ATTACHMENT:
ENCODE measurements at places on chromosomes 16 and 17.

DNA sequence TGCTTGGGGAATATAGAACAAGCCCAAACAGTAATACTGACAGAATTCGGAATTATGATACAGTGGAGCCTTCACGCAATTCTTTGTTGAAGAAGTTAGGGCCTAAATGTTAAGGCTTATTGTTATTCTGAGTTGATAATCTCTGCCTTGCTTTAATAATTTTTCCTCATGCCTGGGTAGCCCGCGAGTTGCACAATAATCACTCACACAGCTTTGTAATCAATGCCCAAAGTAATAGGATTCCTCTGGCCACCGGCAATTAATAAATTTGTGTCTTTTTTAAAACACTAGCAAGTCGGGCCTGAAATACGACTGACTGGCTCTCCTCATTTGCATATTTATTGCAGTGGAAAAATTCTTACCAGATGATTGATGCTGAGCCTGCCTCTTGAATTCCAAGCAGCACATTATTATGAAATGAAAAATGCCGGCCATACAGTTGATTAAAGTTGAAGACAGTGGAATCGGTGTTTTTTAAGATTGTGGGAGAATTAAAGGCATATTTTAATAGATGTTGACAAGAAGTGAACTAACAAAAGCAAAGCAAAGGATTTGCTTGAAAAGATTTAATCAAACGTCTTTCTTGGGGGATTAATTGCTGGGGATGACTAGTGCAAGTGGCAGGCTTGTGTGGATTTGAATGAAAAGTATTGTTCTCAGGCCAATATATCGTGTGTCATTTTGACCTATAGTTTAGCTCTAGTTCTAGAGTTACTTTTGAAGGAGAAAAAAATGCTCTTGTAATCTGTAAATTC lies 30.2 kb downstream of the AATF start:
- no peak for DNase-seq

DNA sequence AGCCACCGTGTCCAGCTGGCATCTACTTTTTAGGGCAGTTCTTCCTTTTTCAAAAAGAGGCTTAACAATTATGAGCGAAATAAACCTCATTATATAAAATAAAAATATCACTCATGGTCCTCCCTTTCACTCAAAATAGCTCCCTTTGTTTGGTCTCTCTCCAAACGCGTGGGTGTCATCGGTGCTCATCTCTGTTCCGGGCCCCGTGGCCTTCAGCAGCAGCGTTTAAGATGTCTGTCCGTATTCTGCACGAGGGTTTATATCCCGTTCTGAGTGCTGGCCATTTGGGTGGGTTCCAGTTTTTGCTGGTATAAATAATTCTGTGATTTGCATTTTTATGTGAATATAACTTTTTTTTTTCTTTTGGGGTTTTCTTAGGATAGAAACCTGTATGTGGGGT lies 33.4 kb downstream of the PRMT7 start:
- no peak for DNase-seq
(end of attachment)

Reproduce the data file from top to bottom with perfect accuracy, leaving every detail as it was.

ENCODE measurements at places on chromosomes 16 and 17.

DNA sequence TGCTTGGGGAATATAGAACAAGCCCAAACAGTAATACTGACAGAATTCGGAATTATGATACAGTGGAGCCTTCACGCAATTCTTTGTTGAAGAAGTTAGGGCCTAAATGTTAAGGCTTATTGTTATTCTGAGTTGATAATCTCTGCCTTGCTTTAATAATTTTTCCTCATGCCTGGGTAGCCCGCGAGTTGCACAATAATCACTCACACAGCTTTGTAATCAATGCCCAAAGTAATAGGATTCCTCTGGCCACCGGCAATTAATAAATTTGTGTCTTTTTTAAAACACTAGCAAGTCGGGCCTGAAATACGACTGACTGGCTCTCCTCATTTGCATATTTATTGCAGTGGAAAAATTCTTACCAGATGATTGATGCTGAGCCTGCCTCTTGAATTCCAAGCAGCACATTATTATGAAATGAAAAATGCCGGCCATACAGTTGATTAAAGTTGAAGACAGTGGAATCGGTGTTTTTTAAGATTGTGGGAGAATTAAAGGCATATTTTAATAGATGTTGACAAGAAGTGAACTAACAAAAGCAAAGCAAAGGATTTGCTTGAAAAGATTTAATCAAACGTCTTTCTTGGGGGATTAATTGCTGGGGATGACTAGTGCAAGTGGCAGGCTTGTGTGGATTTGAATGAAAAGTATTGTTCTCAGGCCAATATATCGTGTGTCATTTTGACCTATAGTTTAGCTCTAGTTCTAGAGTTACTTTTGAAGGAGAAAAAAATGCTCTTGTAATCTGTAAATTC lies 30.2 kb downstream of the AATF start:
- no peak for DNase-seq

DNA sequence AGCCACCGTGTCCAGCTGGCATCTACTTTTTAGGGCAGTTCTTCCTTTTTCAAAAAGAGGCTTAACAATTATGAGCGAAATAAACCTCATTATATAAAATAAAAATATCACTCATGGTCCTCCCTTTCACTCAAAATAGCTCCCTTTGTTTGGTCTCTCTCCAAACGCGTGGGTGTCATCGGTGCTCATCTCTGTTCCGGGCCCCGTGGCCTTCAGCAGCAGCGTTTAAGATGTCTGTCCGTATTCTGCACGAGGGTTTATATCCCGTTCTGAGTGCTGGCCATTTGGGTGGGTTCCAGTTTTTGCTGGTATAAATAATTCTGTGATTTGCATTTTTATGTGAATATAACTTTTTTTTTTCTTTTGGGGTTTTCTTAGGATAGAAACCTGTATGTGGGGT lies 33.4 kb downstream of the PRMT7 start:
- no peak for DNase-seq